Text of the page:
“That could mean autograph signings, bobblehead dolls, [players] posing for pictures. That could mean a player wearing a microphone during the game, with the feed available via smartphone…In a world where people twitch if they do not check their iPhone within two minutes, Guber wants to empower fans to use a smartphone to view a replay from their seat, to order ahead to the concession stand, to start an online dialogue with other fans in attendance.”

Most NBA teams offer public Wi-Fi in their arenas. Several MLB teams provide Wi-Fi as well. Roger Goodell, the commissioner of the NFL, announced yesterday that he intends on offering the same service within the coming year.

Colleges are also jumping on the social media bandwagon. At the University of Oregon, each Division-1 team has a twitter account which provides updates and game information to the fans. Universities are also using social media to connect alumni from across the globe, so they feel connected with their alma mater.

Social media is not just some passing fad. The public loves it. The entertainment/sports industries use it. And the developers continue to look for the next big thing that will help change the way people consume their preferential entertainment source of choice.



RESPONSE: Obama Gets Huge Twitter Boost After Gay Marriage Support

May 14, 2012

Obama Gets Huge Twitter Boost After Gay Marriage Support

 (via combicbase on Flickr)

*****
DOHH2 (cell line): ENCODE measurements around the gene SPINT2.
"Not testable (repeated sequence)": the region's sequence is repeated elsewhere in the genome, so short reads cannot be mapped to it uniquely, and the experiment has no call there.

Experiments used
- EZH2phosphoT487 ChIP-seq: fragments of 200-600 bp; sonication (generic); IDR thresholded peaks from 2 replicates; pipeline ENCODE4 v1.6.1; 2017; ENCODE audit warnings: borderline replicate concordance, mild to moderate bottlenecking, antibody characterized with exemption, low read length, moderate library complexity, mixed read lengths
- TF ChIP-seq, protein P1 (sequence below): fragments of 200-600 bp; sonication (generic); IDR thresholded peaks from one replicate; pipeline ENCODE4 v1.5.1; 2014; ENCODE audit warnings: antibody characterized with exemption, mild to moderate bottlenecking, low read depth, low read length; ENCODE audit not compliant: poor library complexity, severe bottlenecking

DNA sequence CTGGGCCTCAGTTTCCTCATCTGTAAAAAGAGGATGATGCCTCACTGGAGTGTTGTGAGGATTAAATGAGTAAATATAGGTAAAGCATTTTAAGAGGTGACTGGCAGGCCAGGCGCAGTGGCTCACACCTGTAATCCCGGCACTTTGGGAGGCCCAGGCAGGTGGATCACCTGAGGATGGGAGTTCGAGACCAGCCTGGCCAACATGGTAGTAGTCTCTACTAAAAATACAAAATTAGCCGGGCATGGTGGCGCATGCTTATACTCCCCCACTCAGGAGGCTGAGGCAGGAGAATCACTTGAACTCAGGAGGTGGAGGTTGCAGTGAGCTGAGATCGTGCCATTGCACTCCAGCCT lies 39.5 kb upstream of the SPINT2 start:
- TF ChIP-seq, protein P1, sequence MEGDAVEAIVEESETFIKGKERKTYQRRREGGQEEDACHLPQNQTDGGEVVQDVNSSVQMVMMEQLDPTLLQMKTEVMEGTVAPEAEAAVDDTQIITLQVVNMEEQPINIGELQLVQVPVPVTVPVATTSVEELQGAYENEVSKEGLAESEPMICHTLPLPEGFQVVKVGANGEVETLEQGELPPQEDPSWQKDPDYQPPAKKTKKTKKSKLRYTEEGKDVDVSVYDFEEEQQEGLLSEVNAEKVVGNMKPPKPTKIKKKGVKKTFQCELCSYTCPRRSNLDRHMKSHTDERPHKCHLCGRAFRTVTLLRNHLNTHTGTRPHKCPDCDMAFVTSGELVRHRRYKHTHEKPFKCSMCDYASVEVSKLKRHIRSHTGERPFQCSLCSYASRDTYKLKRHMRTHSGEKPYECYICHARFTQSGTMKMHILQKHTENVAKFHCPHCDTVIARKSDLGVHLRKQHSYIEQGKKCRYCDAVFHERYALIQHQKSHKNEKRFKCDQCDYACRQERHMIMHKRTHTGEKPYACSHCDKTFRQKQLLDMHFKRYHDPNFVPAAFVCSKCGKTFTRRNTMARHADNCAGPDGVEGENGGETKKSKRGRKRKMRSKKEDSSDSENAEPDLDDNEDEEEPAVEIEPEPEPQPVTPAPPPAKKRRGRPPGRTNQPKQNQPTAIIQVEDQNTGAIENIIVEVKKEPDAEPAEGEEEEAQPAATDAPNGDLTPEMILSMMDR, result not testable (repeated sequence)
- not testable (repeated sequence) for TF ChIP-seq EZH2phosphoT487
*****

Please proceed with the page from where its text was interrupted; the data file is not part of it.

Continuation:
Last week, President Barack Obama went on the air in front of a national audience and expressed his support for Gay Marriage. Almost instantly, Twitter broke.

OK, not literally. But the amount of tweets per second and the amount of times Obama’s name was mentioned in those tweets skyrocketed, as displayed in the graphs in the above link.

While the subject matter is a very important issue in the upcoming campaign (for both sides), I think something else came out of this that may or may not have been expected, but will prove to be a potential game-changer in November.

Twitter. Facebook. Instagram. Pintrest. All of the most popular social media sites out there will be a factor in the election, either good or bad, for both Obama and Romney. In the 2008 election, Facebook and Twitter didn’t have the outreach that it does now in 2012. Getting the “youth vote” was a major goal of the Obama campaign of 2008, but he cannot just rely on getting the youth vote again. Both candidates will be going after the “Social Media” vote. The candidate who can best utilize all aspects of social media will have a major advantage.

At the same time, both candidates must be extremely careful (more so than ever) of the non-journalist. There can be no weak moments in front of crowds. There cannot be any flubs or gaffes. Everything is always being recorded. Someone is always ready to tweet or post an update. One wrong word at a small event that may have gone unnoticed eight (even four) years ago now has the potential to be retweeted and become headline news in a matter of minutes, if not seconds.

My best words of advise to both Obama and Romey would be:

@BarackObama @MittRomney Beware the RT. Be careful what you say. #UseTwitterWisely #WeAreAlwaysWatching

A Messiah Is Found: Putting Athletes On A Pedestal

May 14, 2012


ESPN has a campaign centered around the slogan “It’s not crazy, it’s sports.” The commercials usually depict sports fans showing their dedication to their favorite team or player in obscure ways. It’s a clever campaign that gets sports fans talking and laughing. They laugh because its real. One of those “I do that too” moments.

Sports fans, especially for underperforming teams, are fickle. They want answers.  They want help. They want a savior. So what happens when one finally arrives…

Read the rest of this entry »